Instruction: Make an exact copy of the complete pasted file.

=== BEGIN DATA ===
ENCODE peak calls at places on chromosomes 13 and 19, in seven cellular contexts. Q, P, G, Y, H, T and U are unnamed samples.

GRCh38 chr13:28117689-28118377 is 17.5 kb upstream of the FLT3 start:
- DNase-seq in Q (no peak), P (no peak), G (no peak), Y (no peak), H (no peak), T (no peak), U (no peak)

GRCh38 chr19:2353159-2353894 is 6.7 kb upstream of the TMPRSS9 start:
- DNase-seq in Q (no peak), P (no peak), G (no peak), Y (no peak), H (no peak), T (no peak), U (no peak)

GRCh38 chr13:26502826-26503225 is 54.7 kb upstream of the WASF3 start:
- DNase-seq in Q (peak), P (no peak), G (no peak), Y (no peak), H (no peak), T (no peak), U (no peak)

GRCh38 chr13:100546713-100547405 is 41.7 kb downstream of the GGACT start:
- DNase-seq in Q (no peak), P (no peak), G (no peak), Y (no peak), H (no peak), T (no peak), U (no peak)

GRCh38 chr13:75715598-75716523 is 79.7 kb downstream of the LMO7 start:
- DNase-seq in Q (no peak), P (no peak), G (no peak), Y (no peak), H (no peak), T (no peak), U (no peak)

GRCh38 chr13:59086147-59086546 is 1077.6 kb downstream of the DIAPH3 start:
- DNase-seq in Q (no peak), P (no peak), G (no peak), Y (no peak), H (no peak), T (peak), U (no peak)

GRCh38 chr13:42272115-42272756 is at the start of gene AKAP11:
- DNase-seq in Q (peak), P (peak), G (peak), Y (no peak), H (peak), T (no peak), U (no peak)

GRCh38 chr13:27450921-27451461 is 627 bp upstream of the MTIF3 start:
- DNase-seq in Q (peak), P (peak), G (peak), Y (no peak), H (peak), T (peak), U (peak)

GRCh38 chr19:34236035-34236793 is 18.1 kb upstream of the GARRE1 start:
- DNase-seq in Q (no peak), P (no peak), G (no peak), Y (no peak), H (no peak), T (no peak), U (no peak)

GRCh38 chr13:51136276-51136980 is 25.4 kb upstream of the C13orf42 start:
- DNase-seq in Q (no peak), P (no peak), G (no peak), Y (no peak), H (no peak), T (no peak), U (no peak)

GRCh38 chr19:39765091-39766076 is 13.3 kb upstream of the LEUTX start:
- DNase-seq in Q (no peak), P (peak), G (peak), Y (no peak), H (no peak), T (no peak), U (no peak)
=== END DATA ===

ENCODE peak calls at places on chromosomes 13 and 19, in seven cellular contexts. Q, P, G, Y, H, T and U are unnamed samples.

GRCh38 chr13:28117689-28118377 is 17.5 kb upstream of the FLT3 start:
- DNase-seq in Q (no peak), P (no peak), G (no peak), Y (no peak), H (no peak), T (no peak), U (no peak)

GRCh38 chr19:2353159-2353894 is 6.7 kb upstream of the TMPRSS9 start:
- DNase-seq in Q (no peak), P (no peak), G (no peak), Y (no peak), H (no peak), T (no peak), U (no peak)

GRCh38 chr13:26502826-26503225 is 54.7 kb upstream of the WASF3 start:
- DNase-seq in Q (peak), P (no peak), G (no peak), Y (no peak), H (no peak), T (no peak), U (no peak)

GRCh38 chr13:100546713-100547405 is 41.7 kb downstream of the GGACT start:
- DNase-seq in Q (no peak), P (no peak), G (no peak), Y (no peak), H (no peak), T (no peak), U (no peak)

GRCh38 chr13:75715598-75716523 is 79.7 kb downstream of the LMO7 start:
- DNase-seq in Q (no peak), P (no peak), G (no peak), Y (no peak), H (no peak), T (no peak), U (no peak)

GRCh38 chr13:59086147-59086546 is 1077.6 kb downstream of the DIAPH3 start:
- DNase-seq in Q (no peak), P (no peak), G (no peak), Y (no peak), H (no peak), T (peak), U (no peak)

GRCh38 chr13:42272115-42272756 is at the start of gene AKAP11:
- DNase-seq in Q (peak), P (peak), G (peak), Y (no peak), H (peak), T (no peak), U (no peak)

GRCh38 chr13:27450921-27451461 is 627 bp upstream of the MTIF3 start:
- DNase-seq in Q (peak), P (peak), G (peak), Y (no peak), H (peak), T (peak), U (peak)

GRCh38 chr19:34236035-34236793 is 18.1 kb upstream of the GARRE1 start:
- DNase-seq in Q (no peak), P (no peak), G (no peak), Y (no peak), H (no peak), T (no peak), U (no peak)

GRCh38 chr13:51136276-51136980 is 25.4 kb upstream of the C13orf42 start:
- DNase-seq in Q (no peak), P (no peak), G (no peak), Y (no peak), H (no peak), T (no peak), U (no peak)

GRCh38 chr19:39765091-39766076 is 13.3 kb upstream of the LEUTX start:
- DNase-seq in Q (no peak), P (peak), G (peak), Y (no peak), H (no peak), T (no peak), U (no peak)